At one point, Washington vehemently opposed those who wanted the colonies to declare independence. What changed his mind? As our experts make clear, an escalating string of British actions in the wake of the French and Indian War turned Washington into a reluctant revolutionary. The process of separation from Britain began for him, as it did for many colonists, when the Proclamation of 1763 banned colonials from settling in the Ohio Valley, even veterans who had been promised land in return for their service in the French and Indian War. Then came a sequence of events: The Stamp Act, the Boston Massacre, the Boston Tea Party. At what became known as the First Continental Congress, delegates agreed on an unanimous boycott of British goods by the colonies as a way to pressure the Crown to repeal the taxes and remove British troops from Boston. “More blood will be spilt on this occasion if the ministry are determined to push matters to the extremity,” Washington warned in October 1774. The following spring Washington’s fears were realized at Lexington and Concord. It was clear that the British would not back down. The only answer, Washington now believed, was war and independence.
During the Revolution, Washington’s forces often were on the verge of defeat. How did he achieve such an upset victory? He never lost hope. As President Bill Clinton says, “He was flexible as to means, firm as to ends. The second thing was he had great situational awareness. That is whether on the battlefield or in a political struggle, he always knew where everybody else was and he was very good at figuring out after early defeats what would produce the most positive result.”
Washington owned more than 300 slaves and energetically pursued any who fled his control. Describe how he navigated the uneasy path of advocating liberty and owning fellow human beings. There is no easy way to balance advocating liberty and owning people. Prosperity in Washington’s time was measured by land and if you had land you had enslaved people to care for your land. As Annette Gordon-Reed explains, “There’s no sense that you can have one without the other. And we look at this now and understand that this requires the oppression of human beings. But it was the source of wealth for Washington and the members of the Virginia gentry, of which he wanted to be a part and wanted to be maybe at the pinnacle of it.” Ellis says, “You want him to take a leadership position on the slavery issue and you’re going to be disappointed.” It is only upon the reading of his will—which provides for the emancipation of his slaves once Martha dies, except for his former valet William Lee, who is freed upon Washington’s death—that his changed feelings about slavery are revealed. “He’s the only member of the Virginia dynasty to do this,” Ellis says. “Jefferson doesn’t do it, Madison doesn’t do it. Patrick Henry doesn’t do it.’
Washington, the original man on horseback, could have been the king of America. Why did he instead embrace America’s new constitutional transfer of power? Washington could have led a military coup. He could have been a king, but his values would not allow him to be a king. Instead he chose to build a republic and will the power to the people. “He wasn’t interested in power,” General Powell says. “He had power.” He gave up power twice—once at the end of the Revolutionary War, when he resigned his commission and returned to Mount Vernon, and again at the end of his second administration, when he refused to seek a third term. In doing so, he set a standard for American presidents that lasted until the presidency of Franklin D. Roosevelt. When King George III hears Washington isn’t seeking a third term, he asks his American painter, Benjamin West, what Washington will do next. West replied, “They say he will return to his farm.” To which the king remarks, “If he does that, he will be the greatest man in the world.” And then, as Jon Meacham says, “In giving up power, he ultimately ensured that he would achieve ultimate power.”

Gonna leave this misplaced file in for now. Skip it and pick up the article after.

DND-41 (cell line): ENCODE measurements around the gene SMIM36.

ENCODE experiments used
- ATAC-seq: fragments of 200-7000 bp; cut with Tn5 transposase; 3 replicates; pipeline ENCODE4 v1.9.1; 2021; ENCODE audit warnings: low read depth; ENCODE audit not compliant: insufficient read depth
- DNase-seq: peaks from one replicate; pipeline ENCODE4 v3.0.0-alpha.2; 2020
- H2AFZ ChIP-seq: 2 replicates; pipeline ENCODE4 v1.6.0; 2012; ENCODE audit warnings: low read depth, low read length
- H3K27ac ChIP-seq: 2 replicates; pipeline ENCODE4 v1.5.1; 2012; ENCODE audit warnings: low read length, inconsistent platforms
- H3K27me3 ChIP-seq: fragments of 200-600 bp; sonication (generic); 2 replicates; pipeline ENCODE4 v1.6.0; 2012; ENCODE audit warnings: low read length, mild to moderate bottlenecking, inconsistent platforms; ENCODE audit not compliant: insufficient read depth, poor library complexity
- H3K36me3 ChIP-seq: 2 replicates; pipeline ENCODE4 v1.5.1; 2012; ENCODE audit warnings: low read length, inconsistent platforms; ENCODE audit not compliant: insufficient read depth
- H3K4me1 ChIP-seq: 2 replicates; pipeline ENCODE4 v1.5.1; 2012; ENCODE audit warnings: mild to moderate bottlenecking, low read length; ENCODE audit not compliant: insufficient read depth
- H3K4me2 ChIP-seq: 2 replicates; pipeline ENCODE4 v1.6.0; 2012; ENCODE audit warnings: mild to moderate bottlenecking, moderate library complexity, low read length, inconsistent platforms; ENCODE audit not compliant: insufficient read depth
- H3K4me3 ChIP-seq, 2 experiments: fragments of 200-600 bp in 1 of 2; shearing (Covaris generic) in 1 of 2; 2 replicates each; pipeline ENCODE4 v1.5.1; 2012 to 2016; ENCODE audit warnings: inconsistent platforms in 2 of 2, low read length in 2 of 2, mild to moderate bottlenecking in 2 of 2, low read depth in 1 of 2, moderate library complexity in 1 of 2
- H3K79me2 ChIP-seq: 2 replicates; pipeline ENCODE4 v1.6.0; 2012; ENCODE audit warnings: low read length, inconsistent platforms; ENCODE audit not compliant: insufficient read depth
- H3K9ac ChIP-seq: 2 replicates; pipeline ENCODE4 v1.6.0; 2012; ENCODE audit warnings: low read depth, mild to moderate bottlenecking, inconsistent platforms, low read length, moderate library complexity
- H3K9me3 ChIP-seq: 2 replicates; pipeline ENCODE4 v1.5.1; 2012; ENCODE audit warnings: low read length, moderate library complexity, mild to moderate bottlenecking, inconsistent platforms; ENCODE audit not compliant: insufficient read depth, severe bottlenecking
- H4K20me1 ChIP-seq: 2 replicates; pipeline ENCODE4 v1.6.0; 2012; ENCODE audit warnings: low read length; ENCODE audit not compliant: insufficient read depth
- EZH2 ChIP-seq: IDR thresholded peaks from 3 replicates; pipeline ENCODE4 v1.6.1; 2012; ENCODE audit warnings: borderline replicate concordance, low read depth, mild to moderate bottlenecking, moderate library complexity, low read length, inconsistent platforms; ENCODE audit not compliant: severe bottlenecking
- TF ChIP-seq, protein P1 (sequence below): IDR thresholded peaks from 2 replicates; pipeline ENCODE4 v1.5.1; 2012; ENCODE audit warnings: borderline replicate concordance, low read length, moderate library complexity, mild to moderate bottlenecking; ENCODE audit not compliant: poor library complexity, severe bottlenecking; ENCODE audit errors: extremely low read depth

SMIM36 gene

What are the best and worst moments of Washington’s years in office? Some of his best moments come in the first 150 days when he, the new Congress, and the powerful team of advisors he has assembled—Thomas Jefferson, Alexander Hamilton, Henry Knox, and Edmund Randolph—create the Executive Branch, the Judiciary Branch, the first tax laws, and the Bill of Rights, and choose a site for a capital city on the site of what becomes Washington, DC. Some of his worst moments happen when the cabinet he built begins to split apart—when a partisan divide threatens the American experiment with failure.
What is George Washington’s legacy as president? He served two terms and led a peaceful transition from the highest power by returning to private life. So from his official title, to the tradition of creating a diverse cabinet of advisors, to length of service, to what powers the office would or would not possess, to influence over the military, to his personal and professional conduct, Washington shaped the role and function, formally and informally, of the presidency, inspiring future leaders for all time. Today, bringing the Revolutionary War and George Washington to life is more important than ever. The great protection for our democratic system, Lincoln counseled, was to “read of and recount” the stories of our country’s history, to rededicate ourselves to the ideals of our Founding Fathers. We ignore history at our peril, for without heartening examples of past leadership we risk falling prey to accepting our current climate of uncivil, frenetic polarization as the norm. In Washington’s Farewell Address, considered by many to be one of the greatest documents in American history, he warns against the baneful effects of sectionalism and the spirit of party.